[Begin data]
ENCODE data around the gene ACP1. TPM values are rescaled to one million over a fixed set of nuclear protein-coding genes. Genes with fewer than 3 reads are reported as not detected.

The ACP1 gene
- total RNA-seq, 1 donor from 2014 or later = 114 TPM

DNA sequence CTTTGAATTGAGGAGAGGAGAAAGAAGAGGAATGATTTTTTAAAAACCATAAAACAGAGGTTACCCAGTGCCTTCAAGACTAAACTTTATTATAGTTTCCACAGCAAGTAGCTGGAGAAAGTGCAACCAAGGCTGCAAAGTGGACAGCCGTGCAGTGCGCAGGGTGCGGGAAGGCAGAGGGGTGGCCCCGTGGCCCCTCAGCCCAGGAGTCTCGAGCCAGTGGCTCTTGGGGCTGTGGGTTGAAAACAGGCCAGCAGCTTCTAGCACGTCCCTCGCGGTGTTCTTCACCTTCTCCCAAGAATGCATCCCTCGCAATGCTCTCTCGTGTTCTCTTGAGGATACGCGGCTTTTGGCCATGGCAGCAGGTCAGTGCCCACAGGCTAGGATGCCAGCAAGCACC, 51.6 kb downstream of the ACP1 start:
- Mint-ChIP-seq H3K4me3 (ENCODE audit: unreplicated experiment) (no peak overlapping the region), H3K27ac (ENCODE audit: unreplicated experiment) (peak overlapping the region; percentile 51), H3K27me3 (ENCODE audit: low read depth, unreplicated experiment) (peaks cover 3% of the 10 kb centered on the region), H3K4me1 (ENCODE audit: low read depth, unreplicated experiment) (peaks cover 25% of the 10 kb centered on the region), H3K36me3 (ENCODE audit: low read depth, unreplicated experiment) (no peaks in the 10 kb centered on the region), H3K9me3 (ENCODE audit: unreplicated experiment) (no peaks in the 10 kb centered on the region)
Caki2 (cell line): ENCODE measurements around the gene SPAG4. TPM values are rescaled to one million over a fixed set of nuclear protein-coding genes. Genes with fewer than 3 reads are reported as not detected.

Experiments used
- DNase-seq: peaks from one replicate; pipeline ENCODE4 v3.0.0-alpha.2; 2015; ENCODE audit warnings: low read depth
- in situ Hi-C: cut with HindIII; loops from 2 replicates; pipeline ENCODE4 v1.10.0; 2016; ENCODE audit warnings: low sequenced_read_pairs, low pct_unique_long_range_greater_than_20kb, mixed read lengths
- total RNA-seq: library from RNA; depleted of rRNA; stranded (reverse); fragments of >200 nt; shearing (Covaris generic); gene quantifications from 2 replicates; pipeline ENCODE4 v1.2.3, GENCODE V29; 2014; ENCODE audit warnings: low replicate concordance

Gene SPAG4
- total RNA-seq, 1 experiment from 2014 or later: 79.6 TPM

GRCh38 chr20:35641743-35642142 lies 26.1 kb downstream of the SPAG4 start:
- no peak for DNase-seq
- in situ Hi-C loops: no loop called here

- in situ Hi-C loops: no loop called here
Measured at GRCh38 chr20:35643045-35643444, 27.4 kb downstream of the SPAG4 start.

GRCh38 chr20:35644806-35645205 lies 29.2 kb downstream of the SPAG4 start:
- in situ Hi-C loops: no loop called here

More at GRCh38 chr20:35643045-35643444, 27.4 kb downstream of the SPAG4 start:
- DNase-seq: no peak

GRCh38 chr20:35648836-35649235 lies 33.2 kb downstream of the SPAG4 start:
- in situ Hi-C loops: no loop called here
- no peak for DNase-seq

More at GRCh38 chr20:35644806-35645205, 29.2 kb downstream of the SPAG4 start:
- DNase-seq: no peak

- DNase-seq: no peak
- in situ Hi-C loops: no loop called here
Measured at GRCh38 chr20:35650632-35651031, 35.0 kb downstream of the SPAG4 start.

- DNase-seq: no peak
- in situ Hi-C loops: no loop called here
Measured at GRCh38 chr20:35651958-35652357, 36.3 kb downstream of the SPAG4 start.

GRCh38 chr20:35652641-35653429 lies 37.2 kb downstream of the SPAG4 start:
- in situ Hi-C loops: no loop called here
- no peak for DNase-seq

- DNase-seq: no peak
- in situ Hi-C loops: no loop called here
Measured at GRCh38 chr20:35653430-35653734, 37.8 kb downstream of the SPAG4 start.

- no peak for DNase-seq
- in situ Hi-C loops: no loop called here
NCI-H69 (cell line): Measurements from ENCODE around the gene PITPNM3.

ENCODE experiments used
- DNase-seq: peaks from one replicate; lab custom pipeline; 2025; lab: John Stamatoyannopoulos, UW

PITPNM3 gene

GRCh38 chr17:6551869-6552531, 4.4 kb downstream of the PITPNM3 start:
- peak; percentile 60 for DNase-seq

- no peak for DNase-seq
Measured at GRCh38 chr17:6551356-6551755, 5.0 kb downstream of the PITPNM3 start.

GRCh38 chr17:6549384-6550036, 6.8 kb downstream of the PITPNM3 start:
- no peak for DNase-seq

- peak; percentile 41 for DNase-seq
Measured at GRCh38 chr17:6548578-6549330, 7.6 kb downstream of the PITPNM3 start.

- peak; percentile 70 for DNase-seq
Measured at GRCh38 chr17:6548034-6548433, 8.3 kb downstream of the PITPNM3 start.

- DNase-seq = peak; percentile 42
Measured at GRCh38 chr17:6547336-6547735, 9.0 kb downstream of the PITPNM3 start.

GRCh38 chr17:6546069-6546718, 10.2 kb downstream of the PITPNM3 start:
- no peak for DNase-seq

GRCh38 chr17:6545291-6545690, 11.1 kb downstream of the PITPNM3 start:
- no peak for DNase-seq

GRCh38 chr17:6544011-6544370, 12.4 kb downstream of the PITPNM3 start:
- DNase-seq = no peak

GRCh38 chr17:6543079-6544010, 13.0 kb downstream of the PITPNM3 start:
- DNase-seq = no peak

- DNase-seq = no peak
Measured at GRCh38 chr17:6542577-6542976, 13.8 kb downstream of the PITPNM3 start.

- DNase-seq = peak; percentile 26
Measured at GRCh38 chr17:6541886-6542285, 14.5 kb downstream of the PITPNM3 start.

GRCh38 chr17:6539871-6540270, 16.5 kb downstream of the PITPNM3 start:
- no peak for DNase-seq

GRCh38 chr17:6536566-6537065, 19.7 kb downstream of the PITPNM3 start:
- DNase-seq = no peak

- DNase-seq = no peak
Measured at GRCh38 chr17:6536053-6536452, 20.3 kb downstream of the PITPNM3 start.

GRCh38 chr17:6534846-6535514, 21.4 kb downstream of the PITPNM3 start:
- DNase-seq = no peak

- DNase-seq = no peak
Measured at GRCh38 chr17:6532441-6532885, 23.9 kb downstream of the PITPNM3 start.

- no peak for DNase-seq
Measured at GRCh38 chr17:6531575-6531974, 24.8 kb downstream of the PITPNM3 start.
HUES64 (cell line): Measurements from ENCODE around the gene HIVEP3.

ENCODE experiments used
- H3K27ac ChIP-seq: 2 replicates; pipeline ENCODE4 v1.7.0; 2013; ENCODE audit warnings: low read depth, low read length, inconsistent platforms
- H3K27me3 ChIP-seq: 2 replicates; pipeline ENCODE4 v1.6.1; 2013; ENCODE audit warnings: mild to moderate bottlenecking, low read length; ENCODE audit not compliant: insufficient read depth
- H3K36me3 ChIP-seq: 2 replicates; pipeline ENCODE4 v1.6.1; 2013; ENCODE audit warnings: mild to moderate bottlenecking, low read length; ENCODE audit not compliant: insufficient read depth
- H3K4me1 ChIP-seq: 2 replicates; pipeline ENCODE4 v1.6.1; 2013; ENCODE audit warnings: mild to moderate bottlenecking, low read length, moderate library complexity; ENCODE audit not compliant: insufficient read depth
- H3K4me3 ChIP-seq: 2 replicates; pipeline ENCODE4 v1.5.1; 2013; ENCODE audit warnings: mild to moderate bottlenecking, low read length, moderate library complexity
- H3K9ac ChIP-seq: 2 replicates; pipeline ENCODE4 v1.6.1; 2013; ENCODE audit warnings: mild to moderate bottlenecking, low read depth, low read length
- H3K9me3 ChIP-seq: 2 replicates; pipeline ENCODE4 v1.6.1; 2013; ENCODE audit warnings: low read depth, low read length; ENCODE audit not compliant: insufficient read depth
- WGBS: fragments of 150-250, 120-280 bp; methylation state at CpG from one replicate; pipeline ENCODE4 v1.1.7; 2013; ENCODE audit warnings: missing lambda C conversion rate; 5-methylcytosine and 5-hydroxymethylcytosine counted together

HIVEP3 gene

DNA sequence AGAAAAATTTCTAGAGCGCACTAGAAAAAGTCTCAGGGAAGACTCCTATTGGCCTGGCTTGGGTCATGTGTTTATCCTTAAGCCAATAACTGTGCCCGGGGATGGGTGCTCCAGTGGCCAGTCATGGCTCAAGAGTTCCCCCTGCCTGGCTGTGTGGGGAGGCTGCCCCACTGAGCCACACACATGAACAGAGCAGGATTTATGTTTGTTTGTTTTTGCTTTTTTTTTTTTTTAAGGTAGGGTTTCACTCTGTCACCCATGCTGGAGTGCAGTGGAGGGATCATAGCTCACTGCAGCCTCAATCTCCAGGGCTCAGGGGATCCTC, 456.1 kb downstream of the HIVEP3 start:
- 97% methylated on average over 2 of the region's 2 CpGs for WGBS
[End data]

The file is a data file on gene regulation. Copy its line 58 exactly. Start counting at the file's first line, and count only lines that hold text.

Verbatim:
- no peak for DNase-seq